DANFORTH, Maine — New England’s largest wind farm went on line Thursday highlighting what Gov. John Baldacci said makes Maine the region’s leader in the creation of clean, oil-free wind power.
Strong winds blowing at about noon along Stetson Mountain’s ridgeline were creating about 32 megawatts of power through First Wind of Massachusetts’ $60 million, 38-turbine project. First Wind officials expected to transmit the project’s capacity, 57 megawatts, to the New England grid by day’s end.
Combined with the company’s 28-megawatt Mars Hill farm, the Stetson operation makes Maine New England’s leading wind farm state, said Baldacci. The state’s first two wind farms are the cornerstone of the administration’s aggressive 3½-year pursuit of alternative energy.
“This is what I believe in passionately: more economic development, more jobs, more opportunity,” Baldacci said Thursday. “Maine should be a leader in this. Maine is willing to experiment, to try something new, and to change for the future while safeguarding its natural resources.”
Maine isn’t likely to lose that distinction. Though they represent only a fraction of the state’s total electricity use, wind farms that would produce more than 400 megawatts are being built or are under permit review for possible construction next year. At least another 230 megawatts are listed in early, or post-2010, development.
“They talk about this in Washington, D.C.,” Baldacci said, “but they deliver it in Washington County.”
Since it began a year ago, construction of the wind farm on Stetson Mountain and the installation of a power line from Danforth to Chester created about 350 full-time jobs. While only six full-time jobs will remain with the industrial site’s completion, the project to date represents at least $50 million spent within state lines, much of it in Washington County, First Wind officials said.
“You have put us on the map,” Washington County Commissioner Chris Gardner said as he thanked First Wind for its investment. He called the company “tremendous stewards of our environmental resources and, most importantly, the public trust.”
About 100 state and local officials, construction company representatives and local business owners attending Thursday’s ribbon-cutting ceremony appeared to agree with the governor’s sentiment.
But there also were 10 protesters at the project entrance.
Accompanied by residents of Mars Hill and Danforth, the Friends of Lincoln Lakes group, which opposes First Wind’s proposed Rollins Mountain wind farm, picketed what they considered the project’s rushed permit approvals, which they felt trampled citizens’ rights.
The group fears that wind farms will blight the landscape, lower property values and cause health problems associated with the turbines’ noise and light flicker.
“It seems that in the rush to get these things built, only our First Amendment rights exist, and this is our way of exercising them,” said Gary Steinberg of Lincoln. “It really comes down to who controls Maine — the corporations or the citizens? In the Constitution, only citizens’ rights exist.”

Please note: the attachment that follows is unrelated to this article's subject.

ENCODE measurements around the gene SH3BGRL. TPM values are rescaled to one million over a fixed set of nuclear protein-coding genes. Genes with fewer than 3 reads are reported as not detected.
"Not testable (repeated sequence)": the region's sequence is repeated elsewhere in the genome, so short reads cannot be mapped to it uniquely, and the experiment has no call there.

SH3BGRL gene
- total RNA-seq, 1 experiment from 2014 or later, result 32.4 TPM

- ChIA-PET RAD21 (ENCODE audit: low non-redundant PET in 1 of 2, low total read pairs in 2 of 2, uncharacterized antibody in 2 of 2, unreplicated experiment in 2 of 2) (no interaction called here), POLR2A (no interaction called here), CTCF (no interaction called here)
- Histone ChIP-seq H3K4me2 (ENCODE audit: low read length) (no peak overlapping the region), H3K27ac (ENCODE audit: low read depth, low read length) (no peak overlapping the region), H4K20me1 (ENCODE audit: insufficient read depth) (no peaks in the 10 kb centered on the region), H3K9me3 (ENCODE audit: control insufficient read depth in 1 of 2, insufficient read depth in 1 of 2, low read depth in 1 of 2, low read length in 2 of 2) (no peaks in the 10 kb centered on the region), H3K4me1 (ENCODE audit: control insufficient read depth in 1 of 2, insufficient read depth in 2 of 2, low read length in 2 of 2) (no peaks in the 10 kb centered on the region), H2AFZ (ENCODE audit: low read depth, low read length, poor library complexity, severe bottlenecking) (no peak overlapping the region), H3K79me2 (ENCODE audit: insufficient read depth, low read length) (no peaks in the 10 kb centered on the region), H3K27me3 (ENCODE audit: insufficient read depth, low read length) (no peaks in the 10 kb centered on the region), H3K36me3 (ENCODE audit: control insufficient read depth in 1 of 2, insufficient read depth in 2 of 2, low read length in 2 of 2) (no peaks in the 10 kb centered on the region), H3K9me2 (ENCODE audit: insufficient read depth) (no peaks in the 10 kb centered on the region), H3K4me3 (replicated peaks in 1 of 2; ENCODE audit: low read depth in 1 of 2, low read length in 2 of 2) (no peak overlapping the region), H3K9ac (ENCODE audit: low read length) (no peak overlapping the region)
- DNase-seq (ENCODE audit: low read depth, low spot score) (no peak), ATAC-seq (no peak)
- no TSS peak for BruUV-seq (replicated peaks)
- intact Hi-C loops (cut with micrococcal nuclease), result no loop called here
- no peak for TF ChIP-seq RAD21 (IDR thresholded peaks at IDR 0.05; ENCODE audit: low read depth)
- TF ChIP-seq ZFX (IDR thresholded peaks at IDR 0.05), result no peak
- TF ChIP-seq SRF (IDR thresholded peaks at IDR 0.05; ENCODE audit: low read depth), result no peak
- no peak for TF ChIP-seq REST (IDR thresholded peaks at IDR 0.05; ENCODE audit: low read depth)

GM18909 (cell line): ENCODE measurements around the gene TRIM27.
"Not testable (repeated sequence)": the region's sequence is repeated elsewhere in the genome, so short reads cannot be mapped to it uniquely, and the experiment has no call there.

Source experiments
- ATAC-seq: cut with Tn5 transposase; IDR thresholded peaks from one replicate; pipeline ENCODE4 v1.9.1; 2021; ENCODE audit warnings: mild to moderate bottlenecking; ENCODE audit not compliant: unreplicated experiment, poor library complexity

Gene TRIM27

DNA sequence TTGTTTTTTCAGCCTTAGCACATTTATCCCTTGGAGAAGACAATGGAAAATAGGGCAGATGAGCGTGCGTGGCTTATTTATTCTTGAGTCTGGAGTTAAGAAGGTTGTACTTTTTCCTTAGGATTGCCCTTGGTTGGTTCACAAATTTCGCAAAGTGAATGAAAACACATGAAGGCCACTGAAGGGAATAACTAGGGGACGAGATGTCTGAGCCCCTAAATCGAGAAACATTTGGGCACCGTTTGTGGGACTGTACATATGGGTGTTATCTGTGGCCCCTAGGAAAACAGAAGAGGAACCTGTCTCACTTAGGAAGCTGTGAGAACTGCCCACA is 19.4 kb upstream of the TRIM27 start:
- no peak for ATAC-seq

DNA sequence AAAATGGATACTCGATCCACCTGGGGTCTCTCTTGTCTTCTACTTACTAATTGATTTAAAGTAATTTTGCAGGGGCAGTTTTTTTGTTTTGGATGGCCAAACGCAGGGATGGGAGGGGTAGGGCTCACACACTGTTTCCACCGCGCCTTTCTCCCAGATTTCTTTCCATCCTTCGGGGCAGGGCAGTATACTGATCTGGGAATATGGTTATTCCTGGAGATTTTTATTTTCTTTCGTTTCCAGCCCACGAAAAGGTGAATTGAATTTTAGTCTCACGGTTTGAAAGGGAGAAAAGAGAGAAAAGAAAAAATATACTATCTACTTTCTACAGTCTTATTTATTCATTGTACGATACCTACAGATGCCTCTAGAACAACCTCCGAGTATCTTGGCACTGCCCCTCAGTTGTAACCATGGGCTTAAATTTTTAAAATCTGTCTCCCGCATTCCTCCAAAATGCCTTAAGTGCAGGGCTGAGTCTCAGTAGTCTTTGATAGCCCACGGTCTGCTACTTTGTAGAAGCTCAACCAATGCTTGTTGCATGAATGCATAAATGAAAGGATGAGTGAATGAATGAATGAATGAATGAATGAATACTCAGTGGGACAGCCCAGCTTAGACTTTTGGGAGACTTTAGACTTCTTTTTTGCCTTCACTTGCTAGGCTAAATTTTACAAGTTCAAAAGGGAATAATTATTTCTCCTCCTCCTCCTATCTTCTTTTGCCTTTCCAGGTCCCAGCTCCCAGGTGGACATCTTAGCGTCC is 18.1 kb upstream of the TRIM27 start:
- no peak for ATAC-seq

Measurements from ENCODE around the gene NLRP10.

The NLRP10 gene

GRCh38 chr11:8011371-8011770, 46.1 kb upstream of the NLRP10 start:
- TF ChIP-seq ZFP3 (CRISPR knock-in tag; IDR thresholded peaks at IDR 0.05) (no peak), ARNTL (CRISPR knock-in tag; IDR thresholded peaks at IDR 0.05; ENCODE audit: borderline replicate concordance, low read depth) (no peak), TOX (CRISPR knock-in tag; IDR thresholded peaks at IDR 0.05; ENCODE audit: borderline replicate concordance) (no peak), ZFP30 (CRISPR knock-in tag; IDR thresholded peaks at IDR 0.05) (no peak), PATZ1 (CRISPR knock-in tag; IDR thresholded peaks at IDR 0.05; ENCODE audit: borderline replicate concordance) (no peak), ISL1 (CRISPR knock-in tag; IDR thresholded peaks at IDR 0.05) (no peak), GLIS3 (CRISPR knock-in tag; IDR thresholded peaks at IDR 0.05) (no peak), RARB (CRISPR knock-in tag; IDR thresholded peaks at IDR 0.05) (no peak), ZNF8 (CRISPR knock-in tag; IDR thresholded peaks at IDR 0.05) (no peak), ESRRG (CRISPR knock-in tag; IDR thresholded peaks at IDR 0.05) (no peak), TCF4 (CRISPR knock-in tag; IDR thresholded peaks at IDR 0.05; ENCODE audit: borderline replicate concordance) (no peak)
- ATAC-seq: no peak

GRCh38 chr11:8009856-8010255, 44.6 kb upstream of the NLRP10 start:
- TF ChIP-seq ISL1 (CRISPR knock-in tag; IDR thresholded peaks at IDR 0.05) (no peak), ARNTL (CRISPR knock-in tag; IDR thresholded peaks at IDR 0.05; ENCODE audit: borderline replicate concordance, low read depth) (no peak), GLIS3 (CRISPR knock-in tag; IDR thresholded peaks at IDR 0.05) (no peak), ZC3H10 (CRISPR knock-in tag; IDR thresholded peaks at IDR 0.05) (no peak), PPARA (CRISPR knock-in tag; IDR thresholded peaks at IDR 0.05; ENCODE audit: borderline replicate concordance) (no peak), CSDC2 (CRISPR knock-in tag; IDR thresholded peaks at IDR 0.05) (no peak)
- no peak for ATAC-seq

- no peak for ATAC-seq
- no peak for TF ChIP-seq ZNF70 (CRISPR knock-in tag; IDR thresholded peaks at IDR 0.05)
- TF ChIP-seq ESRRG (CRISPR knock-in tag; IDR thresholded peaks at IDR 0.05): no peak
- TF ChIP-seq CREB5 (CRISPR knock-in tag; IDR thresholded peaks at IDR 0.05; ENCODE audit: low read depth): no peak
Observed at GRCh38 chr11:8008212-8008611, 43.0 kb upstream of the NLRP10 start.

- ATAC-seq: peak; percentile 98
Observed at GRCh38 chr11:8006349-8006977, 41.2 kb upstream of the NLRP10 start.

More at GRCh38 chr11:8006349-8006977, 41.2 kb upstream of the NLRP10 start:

First Wind officials tout their work as planet saving. Stetson, they say, will produce the equivalent of the electricity needed to power 23,500 homes and what would be produced by burning about 331,000 barrels of oil a year. This in turn will eliminate the emission of some 76,000 tons of carbon dioxide.
Like Mars Hill, Stetson will produce about 30 percent of its capacity annually, given the variability of wind, said Ryan Chayters, a senior development associate with First Wind.
Yet the project’s industrial benefits will outweigh its environmental pluses, Baldacci said, if he and state legislators succeed in their next goal. That is to promote the delivery of lower-cost electricity to state forest products industry mainstays, mills such as Katahdin Paper Co. LLC and Lincoln Paper & Tissue LLC, and the residents of host towns.
The availability of cheaper electricity harvested from Maine’s winds could revitalize Maine’s manufacturing industries, said Kurt Adams, First Wind’s chief development officer and a Maine native.
“For many years, Maine was seen as the end of the economic pipeline,” Adams said. “For the first time in many years, we have a real opportunity to advance our economy.”
“This industry will go a long ways toward supporting Washington County in the future,” Gardner said.
The Governor’s Task Force on Wind Power Development set as goals having at least 2,000 megawatts of installed wind power capacity in Maine by 2015, and at least 3,000 megawatts by 2020, including at least 300 megawatts from offshore projects. The Legislature also passed regulations allowing for the fast-tracking of wind projects.
State officials are also working to lure wind power turbine and blade manufacturers to Maine.
Besides Mars Hill and Stetson, First Wind has applied for permits for a 40-turbine, 60-megawatt farm on Rollins Mountain in Burlington, Lincoln, Lee and Winn, and a 17-turbine, 25.5-megawatt extension to the Stetson project known as Stetson II.
If all goes well, construction of those projects will finish by January 2010, First Wind spokesman John Lamontagne said.
TransCanada’s 44-turbine, 132-megawatt project on Kibby Mountain in western Maine, which is under construction, is also expected to open next year. It will produce power equivalent to the needs of 50,000 homes.
Among other projects in development this year and possibly under construction in 2010 are First Wind’s 40-megawatt Longfellow project in Rumford; Horizon Wind Energy of Texas’ 50-megawatt project for Oakfield; and a 90-megawatt wind power project Endless Energy Corp. seeks to build near Carrabassett Valley.
First Wind’s Web site also indicates the company has two more projects totaling 230 megawatts in early development for undisclosed Maine locations.